The KTM 250 SX is the only two stroke from the “Big 5” still being updated and it’s quickly running away from other available 250’s performance wise. From what I hear, KTM sells out of their two stroke mx bikes every year. I’d love to see other manufacturers begin producing two strokes again, the competition would accelerate development and many amazing two strokes would become available…
I’m sure by now you have read a whole bunch of reviews on the KTM 250 SX. I’m going to tell you about my life with my 2013 KTM 250 SX. Rather than me telling you the same stuff other outlets have, I’ll tell you what I’ve done, what has broke and what I have done to make it work for me.
Power: The KTM has an amazing motor for a 250 two stroke. It is smooth and makes a lot of horsepower. Honestly I don’t think there is another 250 two stroke available today that has a motor comparable to the KTM 250 SX. This is even more true after swapping out stock silencer. I put a Pro Circuit 304 silencer on and it made the bike run better throughout the powerband and especially helped it run better in the top end.
Handling: The KTM 250 SX handles well, but is not quite as stable as TM MX 250. When everything is dialed in, it turns well, is acceptably stable and I feel gives up nothing to other bikes. The hardest thing to get right is front fork set-up. The KTM 250 SX has a very light feel to it, even if it isn’t much lighter than other 250 two strokes.
Getting Comfy: It took me about 3-5 hours to get comfortable on the 2013 KTM 250 SX. I had the suspension set up for me before even riding it (most everybody does this anyway). I moved the forks around a bit and ended up on the first line down from the top. After a few clicker adjustments and getting the sag set I was happy with the suspension.
I tried different handlebar clamp positions and ended up with them in the front hole turned backwards. I tried stock and lower pegs and stuck with the lower pegs. (I’m 6’2″)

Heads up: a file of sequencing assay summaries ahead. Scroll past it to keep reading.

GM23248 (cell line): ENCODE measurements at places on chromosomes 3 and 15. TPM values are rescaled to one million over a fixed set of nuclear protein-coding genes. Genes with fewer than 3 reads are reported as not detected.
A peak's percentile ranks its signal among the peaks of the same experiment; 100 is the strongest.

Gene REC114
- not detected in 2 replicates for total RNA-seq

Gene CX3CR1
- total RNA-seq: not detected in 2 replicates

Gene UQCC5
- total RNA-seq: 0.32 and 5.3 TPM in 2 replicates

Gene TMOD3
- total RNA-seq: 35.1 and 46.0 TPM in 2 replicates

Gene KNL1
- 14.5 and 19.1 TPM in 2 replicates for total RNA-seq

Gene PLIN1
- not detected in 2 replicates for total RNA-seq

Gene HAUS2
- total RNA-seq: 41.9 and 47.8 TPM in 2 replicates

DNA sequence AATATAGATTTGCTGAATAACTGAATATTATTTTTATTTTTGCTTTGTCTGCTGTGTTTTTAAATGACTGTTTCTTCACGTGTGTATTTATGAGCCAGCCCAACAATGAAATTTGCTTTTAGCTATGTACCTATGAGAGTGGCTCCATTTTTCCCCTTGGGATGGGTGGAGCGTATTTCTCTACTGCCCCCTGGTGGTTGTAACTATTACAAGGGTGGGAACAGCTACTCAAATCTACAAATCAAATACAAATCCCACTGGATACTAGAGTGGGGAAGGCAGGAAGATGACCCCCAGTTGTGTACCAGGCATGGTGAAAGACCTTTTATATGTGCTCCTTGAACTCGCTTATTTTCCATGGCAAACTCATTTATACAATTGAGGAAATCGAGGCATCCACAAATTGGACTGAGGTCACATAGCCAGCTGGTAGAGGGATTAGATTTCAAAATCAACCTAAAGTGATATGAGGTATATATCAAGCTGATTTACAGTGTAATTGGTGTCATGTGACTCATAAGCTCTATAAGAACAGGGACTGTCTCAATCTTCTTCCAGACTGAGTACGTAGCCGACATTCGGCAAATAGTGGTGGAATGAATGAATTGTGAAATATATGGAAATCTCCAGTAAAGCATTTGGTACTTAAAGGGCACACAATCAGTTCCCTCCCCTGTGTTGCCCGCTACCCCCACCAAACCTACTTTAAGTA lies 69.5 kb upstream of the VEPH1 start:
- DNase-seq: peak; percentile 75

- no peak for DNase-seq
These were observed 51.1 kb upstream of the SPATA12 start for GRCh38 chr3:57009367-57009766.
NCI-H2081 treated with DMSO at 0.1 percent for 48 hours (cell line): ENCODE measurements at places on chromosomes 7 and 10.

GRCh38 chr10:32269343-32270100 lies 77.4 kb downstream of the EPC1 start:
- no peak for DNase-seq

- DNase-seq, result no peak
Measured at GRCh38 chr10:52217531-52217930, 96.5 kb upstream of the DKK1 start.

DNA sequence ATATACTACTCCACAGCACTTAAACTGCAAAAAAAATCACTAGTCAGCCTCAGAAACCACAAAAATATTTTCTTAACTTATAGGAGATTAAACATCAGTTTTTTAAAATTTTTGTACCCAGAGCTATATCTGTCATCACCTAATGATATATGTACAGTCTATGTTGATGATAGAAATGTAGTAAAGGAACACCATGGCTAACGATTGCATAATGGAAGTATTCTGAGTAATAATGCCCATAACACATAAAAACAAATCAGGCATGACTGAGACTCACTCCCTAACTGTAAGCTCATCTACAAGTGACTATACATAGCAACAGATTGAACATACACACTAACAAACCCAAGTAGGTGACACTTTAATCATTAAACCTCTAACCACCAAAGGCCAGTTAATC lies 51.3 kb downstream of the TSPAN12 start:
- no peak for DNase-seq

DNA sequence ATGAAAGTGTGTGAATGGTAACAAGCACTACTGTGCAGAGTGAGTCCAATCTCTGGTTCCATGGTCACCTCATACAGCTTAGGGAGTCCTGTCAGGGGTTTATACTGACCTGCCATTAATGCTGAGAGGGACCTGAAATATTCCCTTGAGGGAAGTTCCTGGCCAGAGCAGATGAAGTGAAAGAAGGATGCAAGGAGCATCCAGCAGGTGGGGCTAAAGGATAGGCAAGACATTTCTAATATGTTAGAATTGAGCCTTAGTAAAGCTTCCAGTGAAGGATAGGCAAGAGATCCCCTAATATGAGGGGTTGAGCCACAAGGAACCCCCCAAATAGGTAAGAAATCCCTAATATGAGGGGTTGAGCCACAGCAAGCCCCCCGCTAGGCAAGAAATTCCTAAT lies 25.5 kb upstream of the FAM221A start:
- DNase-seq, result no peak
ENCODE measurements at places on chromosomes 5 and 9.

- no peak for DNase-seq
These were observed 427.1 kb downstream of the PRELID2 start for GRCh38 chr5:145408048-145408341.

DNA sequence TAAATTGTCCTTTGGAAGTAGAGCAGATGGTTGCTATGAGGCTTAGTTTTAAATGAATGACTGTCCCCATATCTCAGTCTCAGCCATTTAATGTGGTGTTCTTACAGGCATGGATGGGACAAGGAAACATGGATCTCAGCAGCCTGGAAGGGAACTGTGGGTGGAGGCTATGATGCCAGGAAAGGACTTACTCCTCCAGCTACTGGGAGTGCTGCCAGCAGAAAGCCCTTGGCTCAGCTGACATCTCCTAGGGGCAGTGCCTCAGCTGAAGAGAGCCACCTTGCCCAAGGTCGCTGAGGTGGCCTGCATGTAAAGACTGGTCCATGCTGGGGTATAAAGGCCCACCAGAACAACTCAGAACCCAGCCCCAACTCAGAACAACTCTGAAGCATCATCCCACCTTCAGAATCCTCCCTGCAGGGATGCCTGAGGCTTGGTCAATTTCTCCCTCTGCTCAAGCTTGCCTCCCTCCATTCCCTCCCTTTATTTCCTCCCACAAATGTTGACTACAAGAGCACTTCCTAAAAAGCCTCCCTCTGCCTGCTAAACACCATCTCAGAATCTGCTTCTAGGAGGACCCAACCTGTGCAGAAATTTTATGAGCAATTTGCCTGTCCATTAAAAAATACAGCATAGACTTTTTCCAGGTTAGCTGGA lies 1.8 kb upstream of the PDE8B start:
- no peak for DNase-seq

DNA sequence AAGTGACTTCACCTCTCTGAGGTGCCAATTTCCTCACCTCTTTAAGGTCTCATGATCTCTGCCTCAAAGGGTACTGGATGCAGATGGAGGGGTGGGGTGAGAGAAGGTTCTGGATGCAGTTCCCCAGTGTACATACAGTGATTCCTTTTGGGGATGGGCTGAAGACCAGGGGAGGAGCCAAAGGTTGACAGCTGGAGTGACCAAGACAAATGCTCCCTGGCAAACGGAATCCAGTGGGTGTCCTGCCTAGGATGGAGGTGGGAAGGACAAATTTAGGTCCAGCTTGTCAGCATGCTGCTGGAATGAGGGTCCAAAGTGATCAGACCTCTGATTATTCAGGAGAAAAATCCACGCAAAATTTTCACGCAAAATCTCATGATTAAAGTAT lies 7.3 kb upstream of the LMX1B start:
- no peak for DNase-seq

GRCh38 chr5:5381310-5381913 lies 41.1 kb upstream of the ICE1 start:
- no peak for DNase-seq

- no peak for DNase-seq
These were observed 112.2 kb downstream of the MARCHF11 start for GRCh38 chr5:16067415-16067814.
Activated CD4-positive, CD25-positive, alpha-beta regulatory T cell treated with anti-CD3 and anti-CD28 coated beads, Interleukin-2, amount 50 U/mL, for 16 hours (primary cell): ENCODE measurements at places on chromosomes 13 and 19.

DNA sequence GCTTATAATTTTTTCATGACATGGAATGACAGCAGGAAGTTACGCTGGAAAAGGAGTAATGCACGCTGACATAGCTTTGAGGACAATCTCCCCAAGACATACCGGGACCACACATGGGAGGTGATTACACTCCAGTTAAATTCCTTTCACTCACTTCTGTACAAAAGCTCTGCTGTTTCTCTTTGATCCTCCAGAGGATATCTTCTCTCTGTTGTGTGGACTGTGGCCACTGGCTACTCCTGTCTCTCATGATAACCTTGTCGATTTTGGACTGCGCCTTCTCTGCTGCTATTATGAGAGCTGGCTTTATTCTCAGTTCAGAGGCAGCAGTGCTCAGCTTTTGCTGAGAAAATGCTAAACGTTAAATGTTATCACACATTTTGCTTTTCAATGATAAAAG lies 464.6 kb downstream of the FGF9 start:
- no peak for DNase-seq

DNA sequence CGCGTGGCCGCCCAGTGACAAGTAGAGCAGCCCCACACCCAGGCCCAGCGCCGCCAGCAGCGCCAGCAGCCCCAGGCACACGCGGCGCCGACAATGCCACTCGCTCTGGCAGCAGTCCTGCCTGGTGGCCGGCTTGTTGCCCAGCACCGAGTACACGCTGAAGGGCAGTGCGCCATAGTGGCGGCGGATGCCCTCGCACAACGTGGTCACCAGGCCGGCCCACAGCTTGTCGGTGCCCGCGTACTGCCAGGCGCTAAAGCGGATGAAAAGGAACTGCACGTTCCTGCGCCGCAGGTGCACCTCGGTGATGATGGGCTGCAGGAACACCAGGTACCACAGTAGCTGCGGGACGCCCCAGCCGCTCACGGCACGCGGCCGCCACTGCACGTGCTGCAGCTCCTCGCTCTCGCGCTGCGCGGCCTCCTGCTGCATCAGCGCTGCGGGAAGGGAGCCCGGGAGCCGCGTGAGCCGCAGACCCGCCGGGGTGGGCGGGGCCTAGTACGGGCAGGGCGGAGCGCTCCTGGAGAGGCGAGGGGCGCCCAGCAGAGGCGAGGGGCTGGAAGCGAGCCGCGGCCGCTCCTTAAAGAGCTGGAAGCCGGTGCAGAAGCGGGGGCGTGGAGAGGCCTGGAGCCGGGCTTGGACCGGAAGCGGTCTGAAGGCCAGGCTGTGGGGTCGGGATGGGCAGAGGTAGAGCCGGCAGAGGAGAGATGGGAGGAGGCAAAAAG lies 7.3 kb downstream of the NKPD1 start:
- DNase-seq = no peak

Exhaust: The stock pipe doesn’t last very long. I had a couple cracks welded, then gave up on it and bought a FMF Factory Fatty. I also have lost one pipe spring prior to writing this.
Rear Brake Pedal: One of my first days riding the bike, riding on the track by myself, somehow my rear brake pedal got completely destroyed. I’m not sure if it is some sort of design or quality issue, but I have no idea what caused this to happen.
Radiator: Another mysterious problem I had was with the right radiator. With about 10 hours on the bike, I had never fallen on the right hand side and the right radiator began to leak. The leak continued to get worse and worse until I replaced the radiator. Maybe it was caused by roost?
Seat: After about 10 hours my seat foam began breaking down. It seemed I was always sitting on the plastic seat base and it was rather hard on my butt. I ended up with the Acerbis X-Seat, next time I’ll probably try a different solution.
Nuts & Bolts: Make sure you use loctite and keep an eye on all of the bolts, they have a tendency to loosen up and disappear.
What is the MSRP of the parts I had to replace?
Pipe: $249.99 FMF Factory Fatty
Seat: $199.99 Acerbis X-Seat
Pipe Spring: $6.81
Rear brake pedal: $108.14
Right radiator: $198.44
How much is it gonna cost to freshen up? (MSRP)
Gasket kit: $64.23
Thoughts on the 2013 KTM 250 SX after 20 hours:
Despite it’s vibration related & mysterious issues the 2013 KTM 250 SX is a great bike so far. It’s fast, light and handles well. It could use to be a little more durable, but other two strokes I’ve had have had a similar amount of issues. Wish there was a way to iron these issues out. As much as I hate to say this, being a two stroke lover and all, it seems four strokes have less of these little issues (exhausts, losing bolts). Just don’t blow one up. Next I’d like to see how this thing performs with an APT Smart Carb on it.